Booooo! As has become their ritual, England footballers got down on their knees this weekend. And as it has become their ritual, a section of the English fans, recently allowed to congregate at Wembley after the pandemic, took the opportunity to round up those for whom kneeling has become a statement, a gesture. of belonging, solidarity and a show of faith.
If you ask those who kneel why they do it, I am sure the reasons will be different. Some are black players who want to challenge the perception that their status as sports superstars protects them from the reality of being black in Britain, in a white-dominated country, in a white-dominated sport. They have always felt it; taking the knee allows them to articulate it.
Some are young black athletes who want to show that, whatever their own exalted fortunes, their existence within the bubble of elite sports does not blind them to the reality of what life is like for those outside that bubble, that they do not they can walk safely, that they cannot get a job, that they have no future, that they have police officers who put their knees to their necks.
Some are not black, but they bond day after day with these black men and want to support them. Some may have simply become part of the ritual and see no harm in it.
But I suppose the reasons for the boo are also innumerable. Soccer crowds stomp on the niceties almost like a matter of faith. It is an achievement when a minute of silence is observed and is completely predictable when an anthem is booed or a player or coach is abused because of their appearance or perceived inclinations. So this boo doesn’t take nihilists who go to international matches out of their comfort zone. But still, the booing episodes tell us something about where we are in Britain after Black Lives Matter, after George Floyd, in the middle of the pandemic.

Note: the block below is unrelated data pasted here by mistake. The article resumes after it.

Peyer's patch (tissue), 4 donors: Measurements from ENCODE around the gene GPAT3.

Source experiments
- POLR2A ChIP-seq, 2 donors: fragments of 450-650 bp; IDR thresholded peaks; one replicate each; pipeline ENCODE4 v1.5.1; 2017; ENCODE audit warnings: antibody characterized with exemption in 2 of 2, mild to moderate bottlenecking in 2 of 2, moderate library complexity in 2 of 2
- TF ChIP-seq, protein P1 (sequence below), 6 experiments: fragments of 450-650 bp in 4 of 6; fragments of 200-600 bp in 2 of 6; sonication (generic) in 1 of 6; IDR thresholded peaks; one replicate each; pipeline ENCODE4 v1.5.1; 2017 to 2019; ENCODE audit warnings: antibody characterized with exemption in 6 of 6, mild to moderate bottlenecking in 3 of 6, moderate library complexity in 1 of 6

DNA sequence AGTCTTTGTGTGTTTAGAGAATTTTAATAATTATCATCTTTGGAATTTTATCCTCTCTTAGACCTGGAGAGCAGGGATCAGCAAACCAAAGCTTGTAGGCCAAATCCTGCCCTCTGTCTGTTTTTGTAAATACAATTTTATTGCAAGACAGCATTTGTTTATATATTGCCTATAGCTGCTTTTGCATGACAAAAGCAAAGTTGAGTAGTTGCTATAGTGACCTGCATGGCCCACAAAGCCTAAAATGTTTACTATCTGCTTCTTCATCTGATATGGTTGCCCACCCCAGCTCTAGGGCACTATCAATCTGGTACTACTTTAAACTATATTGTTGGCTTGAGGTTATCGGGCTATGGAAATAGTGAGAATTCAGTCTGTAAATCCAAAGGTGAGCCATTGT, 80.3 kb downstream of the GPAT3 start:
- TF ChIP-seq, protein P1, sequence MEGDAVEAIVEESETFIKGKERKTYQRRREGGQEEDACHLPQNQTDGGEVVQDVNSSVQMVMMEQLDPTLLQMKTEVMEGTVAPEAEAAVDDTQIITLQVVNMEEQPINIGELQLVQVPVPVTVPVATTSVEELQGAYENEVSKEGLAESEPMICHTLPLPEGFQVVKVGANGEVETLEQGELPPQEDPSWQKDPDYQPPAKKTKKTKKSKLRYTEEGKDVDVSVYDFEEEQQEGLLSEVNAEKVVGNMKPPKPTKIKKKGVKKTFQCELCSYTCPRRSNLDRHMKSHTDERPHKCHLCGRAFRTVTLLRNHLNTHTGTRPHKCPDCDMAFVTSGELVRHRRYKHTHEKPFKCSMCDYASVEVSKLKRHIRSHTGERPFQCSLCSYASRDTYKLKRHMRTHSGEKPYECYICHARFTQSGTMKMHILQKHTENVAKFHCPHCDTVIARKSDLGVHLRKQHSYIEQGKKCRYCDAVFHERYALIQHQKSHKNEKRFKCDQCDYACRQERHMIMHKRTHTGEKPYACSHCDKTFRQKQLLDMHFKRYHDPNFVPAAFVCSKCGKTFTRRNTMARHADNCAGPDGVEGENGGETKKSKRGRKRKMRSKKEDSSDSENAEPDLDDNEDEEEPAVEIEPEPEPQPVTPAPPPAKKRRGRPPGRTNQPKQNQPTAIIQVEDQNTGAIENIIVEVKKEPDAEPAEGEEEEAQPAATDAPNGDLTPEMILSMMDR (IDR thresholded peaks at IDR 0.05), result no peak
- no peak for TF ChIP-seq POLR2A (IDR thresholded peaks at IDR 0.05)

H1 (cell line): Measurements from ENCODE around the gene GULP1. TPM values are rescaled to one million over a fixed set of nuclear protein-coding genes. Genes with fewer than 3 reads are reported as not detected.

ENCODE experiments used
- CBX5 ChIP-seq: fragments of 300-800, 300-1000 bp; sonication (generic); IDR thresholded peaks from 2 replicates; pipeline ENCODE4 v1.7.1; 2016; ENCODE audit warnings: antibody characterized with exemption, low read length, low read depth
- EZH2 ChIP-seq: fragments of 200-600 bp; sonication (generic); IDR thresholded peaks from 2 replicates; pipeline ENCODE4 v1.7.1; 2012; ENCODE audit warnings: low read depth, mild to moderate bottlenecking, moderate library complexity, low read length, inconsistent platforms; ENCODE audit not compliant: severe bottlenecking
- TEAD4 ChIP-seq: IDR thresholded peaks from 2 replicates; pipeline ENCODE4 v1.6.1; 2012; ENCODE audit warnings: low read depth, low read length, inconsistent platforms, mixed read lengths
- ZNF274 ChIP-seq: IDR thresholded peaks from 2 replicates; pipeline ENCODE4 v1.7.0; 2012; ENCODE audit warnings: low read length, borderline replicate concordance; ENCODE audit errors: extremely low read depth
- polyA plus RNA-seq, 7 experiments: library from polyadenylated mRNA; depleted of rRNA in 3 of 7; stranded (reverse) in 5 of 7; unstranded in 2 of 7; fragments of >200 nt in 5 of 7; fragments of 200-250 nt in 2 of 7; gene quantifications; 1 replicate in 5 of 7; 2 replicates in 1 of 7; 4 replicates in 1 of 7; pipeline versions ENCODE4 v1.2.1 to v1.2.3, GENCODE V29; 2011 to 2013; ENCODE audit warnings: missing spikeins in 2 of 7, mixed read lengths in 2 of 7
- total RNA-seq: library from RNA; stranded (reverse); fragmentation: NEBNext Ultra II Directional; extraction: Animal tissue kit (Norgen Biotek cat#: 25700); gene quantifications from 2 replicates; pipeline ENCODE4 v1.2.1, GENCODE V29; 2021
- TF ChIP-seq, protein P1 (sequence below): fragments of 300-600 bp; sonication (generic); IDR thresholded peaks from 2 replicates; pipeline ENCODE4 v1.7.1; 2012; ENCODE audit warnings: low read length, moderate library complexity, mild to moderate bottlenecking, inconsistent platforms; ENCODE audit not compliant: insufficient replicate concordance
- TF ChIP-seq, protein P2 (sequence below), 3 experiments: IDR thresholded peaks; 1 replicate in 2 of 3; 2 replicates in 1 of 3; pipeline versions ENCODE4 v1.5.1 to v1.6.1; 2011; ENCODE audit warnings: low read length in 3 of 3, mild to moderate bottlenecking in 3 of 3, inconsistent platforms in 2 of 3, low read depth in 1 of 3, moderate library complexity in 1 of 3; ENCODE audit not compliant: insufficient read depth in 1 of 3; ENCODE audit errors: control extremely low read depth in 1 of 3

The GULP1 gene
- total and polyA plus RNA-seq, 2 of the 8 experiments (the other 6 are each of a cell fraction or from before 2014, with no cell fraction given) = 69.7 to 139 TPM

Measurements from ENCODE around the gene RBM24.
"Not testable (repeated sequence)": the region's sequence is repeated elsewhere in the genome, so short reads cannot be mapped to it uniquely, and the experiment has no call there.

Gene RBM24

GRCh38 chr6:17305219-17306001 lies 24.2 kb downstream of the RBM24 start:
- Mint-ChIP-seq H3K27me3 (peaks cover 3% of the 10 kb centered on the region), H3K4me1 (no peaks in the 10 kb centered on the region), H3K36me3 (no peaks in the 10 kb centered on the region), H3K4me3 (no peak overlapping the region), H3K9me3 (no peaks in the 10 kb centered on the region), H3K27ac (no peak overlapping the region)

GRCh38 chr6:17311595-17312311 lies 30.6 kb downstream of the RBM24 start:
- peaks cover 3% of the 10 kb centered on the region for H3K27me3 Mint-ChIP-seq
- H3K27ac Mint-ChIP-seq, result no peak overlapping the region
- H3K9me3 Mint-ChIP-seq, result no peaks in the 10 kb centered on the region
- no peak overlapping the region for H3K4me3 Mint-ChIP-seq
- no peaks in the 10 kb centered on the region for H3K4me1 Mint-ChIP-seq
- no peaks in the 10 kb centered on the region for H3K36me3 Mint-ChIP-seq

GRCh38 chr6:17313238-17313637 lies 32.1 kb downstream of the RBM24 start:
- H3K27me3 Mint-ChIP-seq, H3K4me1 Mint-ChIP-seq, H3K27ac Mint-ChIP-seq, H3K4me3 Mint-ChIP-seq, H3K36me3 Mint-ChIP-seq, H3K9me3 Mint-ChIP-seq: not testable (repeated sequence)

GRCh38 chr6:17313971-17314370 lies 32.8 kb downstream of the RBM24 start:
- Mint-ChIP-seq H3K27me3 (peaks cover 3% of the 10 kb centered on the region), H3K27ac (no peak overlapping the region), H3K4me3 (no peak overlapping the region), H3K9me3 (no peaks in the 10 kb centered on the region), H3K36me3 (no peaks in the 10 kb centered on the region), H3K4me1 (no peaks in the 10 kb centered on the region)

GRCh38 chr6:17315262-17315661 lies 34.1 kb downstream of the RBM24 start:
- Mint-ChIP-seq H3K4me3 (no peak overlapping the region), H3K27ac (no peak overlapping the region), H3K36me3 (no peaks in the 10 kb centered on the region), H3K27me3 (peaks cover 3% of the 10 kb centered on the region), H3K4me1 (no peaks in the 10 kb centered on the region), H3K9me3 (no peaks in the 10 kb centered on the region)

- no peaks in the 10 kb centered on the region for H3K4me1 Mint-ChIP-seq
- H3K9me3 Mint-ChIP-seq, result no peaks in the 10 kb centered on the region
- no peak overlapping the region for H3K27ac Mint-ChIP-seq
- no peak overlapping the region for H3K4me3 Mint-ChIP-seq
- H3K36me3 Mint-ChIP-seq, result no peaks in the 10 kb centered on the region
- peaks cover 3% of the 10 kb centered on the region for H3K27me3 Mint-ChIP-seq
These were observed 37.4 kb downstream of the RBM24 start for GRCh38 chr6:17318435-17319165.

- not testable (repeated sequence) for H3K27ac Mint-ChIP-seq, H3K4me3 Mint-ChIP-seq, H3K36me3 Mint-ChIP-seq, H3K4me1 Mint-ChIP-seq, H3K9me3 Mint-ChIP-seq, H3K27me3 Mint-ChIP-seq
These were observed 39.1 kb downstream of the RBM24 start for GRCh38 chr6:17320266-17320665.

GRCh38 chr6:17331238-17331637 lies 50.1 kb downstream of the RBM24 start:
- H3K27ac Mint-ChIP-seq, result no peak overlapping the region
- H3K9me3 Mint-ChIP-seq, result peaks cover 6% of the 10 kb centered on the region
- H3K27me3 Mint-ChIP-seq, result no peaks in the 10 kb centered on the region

One could dismiss this as a football bleacher thing, but I suspect it is the end of something that is happening more widely in society. I think we’ve reached the point in the race in Britain debate where a section of the white British establishment is saying, “That’s it. We’ve heard about his plight and George Floyd was terrible and yes, he may need a few more jobs and we can do it, but he keeps talking and makes us feel responsible and uncomfortable – we’ve heard him, but we’ve heard enough. “
Six months ago, Opinium pollsters asked people what they thought about BLM and were told that 55% of the adults surveyed believed that BLM had increased racial tension. Since then, Boris Johnson and the Spectator / Telegraph nexus, clearly recognizing the symptoms and benefits to them of fear and compassion fatigue, have played on those misgivings. The move has underpinned his cultural attacks and continues to guide his thinking on controversial issues such as freedom of expression and contested statues.
Indeed, true to form, just hours after the last outburst of boos, when others were searching the soul, the prime minister’s spokesman deliberately refused to condemn the boo. Of course you do: because where there are boos, there are votes, as far as he is concerned. A man who exploited cheap laughs with references to black “piccaninnies” and “watermelon smiles” couldn’t do anything more credible.